Warner Bros says Wonder Woman won't be a live-service game

Last week, a job listing for a lead software engineer on Monolith's Wonder Woman game popped up, with requirements like "Knowledge of 3D math commonly used in game development" and "Prior experience working in a 3D game engine (Unreal, Unity, etc.)" Among the non-essential "Nice to Haves" was "Experience helping maintain a live software product or game".

This was interpreted by Wccftech as confirmation that Wonder Woman would be a live-service game, complete with battle pass, seasonal updates, and all the other hallmarks of the genre. There's a certain amount of precedent in the market after all, and CEO of Warner Bros David Zaslav has said that the company wants to transform franchises like Superman into live-service games.

As depressing visions of daily missions to level-up an invisible jet and unlockable cosmetic tiaras danced in our heads, Warner Bros responded with a statement to IGN denying it was making Wonder Woman a live-service game. "Wonder Woman is a single-player action-adventure game set in a dynamic open-world. This third person experience will allow players to become Diana of Themyscira and introduce an original story set in the DC Universe, while also featuring the Nemesis System. Wonder Woman is not being designed as a live service," the statement said.

It's interesting that publishers, or at least their PR departments, are starting to become aware of how disliked the live-service trend is. Diablo 4 suffered a substantial backlash from players who had been positive about it at launch then frustrated by its first season, and early interest in Suicide Squad: Kill the Justice League has been almost drowned out by skepticism over its live-service elements. EA was ahead of the curve, committing to service games in 2019 then walking that back with Star Wars Jedi: Fallen Order and Dragon Age: Dreadwolf. Casey Hudson, who was general manager of BioWare at the time, said that "when we talk about 'live' it just means designing a game for continued storytelling after the main story." Perhaps the same is true of Wonder Woman's job listing.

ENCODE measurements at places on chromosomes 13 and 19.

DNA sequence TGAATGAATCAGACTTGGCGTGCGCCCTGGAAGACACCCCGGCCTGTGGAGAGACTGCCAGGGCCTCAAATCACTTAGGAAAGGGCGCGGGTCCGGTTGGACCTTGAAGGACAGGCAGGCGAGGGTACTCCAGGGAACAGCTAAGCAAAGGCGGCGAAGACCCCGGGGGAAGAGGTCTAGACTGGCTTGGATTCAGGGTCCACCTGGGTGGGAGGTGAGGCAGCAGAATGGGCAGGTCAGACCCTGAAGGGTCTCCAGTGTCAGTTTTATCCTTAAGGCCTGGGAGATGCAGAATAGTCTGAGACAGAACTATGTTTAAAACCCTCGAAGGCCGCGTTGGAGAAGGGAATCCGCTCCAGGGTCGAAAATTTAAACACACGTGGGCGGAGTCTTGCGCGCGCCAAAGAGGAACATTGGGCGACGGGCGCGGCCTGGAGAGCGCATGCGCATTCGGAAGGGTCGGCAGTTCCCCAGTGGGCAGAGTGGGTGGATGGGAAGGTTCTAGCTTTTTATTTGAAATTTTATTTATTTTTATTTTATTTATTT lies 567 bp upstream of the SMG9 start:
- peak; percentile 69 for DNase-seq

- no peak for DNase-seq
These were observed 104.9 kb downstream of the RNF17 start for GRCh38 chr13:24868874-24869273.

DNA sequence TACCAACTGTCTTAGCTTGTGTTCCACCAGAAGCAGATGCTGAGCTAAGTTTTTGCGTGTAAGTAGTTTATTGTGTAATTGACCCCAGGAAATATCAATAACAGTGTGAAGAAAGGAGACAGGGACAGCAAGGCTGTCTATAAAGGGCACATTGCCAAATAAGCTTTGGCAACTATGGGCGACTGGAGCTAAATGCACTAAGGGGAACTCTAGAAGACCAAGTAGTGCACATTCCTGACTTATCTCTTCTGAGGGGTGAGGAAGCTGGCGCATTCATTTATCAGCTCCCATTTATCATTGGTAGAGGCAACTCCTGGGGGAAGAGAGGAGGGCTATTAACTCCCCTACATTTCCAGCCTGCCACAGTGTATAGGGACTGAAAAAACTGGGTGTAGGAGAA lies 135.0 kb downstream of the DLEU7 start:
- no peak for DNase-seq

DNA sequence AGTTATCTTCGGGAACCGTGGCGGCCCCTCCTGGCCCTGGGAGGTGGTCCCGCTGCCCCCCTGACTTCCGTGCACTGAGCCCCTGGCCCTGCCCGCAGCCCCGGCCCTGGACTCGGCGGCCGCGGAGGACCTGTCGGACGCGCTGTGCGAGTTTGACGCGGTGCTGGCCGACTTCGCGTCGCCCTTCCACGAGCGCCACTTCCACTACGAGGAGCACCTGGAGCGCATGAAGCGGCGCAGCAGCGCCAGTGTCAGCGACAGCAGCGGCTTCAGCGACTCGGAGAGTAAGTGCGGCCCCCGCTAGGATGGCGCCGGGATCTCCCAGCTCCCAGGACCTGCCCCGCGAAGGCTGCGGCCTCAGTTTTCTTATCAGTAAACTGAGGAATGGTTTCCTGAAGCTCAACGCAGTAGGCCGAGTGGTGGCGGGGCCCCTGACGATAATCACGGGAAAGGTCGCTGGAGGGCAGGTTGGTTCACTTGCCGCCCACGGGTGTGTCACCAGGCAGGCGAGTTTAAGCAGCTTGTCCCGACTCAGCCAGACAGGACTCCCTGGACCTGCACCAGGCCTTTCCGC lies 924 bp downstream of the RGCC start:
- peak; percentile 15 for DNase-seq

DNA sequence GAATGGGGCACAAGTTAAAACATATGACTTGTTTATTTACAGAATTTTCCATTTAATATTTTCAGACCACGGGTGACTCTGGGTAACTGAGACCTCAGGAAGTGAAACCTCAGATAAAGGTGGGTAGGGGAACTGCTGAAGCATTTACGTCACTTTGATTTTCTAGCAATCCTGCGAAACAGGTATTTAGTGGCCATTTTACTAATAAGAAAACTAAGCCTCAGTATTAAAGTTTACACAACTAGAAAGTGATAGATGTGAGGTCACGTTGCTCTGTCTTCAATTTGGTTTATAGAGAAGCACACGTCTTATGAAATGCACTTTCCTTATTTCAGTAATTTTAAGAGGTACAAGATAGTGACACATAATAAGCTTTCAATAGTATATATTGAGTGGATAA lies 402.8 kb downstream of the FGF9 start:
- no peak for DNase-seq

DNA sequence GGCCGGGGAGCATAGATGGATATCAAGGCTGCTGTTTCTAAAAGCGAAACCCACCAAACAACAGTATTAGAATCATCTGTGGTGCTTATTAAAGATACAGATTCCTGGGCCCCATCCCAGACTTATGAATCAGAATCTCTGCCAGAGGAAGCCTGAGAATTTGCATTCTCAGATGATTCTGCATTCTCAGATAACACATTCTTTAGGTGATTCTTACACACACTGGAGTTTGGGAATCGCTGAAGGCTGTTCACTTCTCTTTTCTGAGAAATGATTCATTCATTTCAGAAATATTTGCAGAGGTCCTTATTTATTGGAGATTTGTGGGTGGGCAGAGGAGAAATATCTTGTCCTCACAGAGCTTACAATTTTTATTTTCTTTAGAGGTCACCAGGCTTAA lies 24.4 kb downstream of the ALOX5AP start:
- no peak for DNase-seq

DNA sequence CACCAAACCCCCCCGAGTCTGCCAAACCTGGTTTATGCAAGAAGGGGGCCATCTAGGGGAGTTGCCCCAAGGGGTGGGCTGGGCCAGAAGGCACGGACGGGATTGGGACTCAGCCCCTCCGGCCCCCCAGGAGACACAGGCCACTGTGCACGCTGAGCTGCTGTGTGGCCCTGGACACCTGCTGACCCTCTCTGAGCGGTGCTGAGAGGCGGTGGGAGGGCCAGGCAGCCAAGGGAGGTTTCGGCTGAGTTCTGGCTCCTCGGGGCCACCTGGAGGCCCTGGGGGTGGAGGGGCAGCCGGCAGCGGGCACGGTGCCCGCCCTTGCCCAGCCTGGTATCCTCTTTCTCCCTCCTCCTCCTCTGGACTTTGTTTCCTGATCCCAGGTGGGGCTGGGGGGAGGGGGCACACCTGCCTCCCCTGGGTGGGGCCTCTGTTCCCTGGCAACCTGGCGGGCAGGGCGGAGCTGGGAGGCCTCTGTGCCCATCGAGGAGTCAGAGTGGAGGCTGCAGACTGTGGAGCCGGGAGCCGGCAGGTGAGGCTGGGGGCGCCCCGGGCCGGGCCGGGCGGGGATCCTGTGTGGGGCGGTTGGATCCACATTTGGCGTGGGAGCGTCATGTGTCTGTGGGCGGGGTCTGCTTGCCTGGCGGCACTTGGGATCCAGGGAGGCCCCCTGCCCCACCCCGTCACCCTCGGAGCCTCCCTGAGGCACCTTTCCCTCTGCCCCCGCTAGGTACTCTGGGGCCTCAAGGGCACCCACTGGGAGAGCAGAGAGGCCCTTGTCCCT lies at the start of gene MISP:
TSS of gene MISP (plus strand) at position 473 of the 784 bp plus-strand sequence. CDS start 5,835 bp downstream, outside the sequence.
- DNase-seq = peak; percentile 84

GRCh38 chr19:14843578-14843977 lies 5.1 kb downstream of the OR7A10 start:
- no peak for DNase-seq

The most promising thing we've heard about Monolith's Wonder Woman is that it'll be bringing back the Nemesis system the studio designed for its Middle-earth games, Shadow of Mordor and Shadow of War. Actually, that's one of the only things we've heard about it, apart from the fact it'll be a "singleplayer open world action game."

Jody Macgregor
Weekend/AU Editor

Jody's first computer was a Commodore 64, so he remembers having to use a code wheel to play Pool of Radiance. A former music journalist who interviewed everyone from Giorgio Moroder to Trent Reznor, Jody also co-hosted Australia's first radio show about videogames, Zed Games. He's written for Rock Paper Shotgun, The Big Issue, GamesRadar, Zam, Glixel, Five Out of Ten Magazine, and Playboy.com, whose cheques with the bunny logo made for fun conversations at the bank. Jody's first article for PC Gamer was about the audio of Alien Isolation, published in 2015, and since then he's written about why Silent Hill belongs on PC, why Recettear: An Item Shop's Tale is the best fantasy shopkeeper tycoon game, and how weird Lost Ark can get. Jody edited PC Gamer Indie from 2017 to 2018, and he eventually lived up to his promise to play every Warhammer videogame.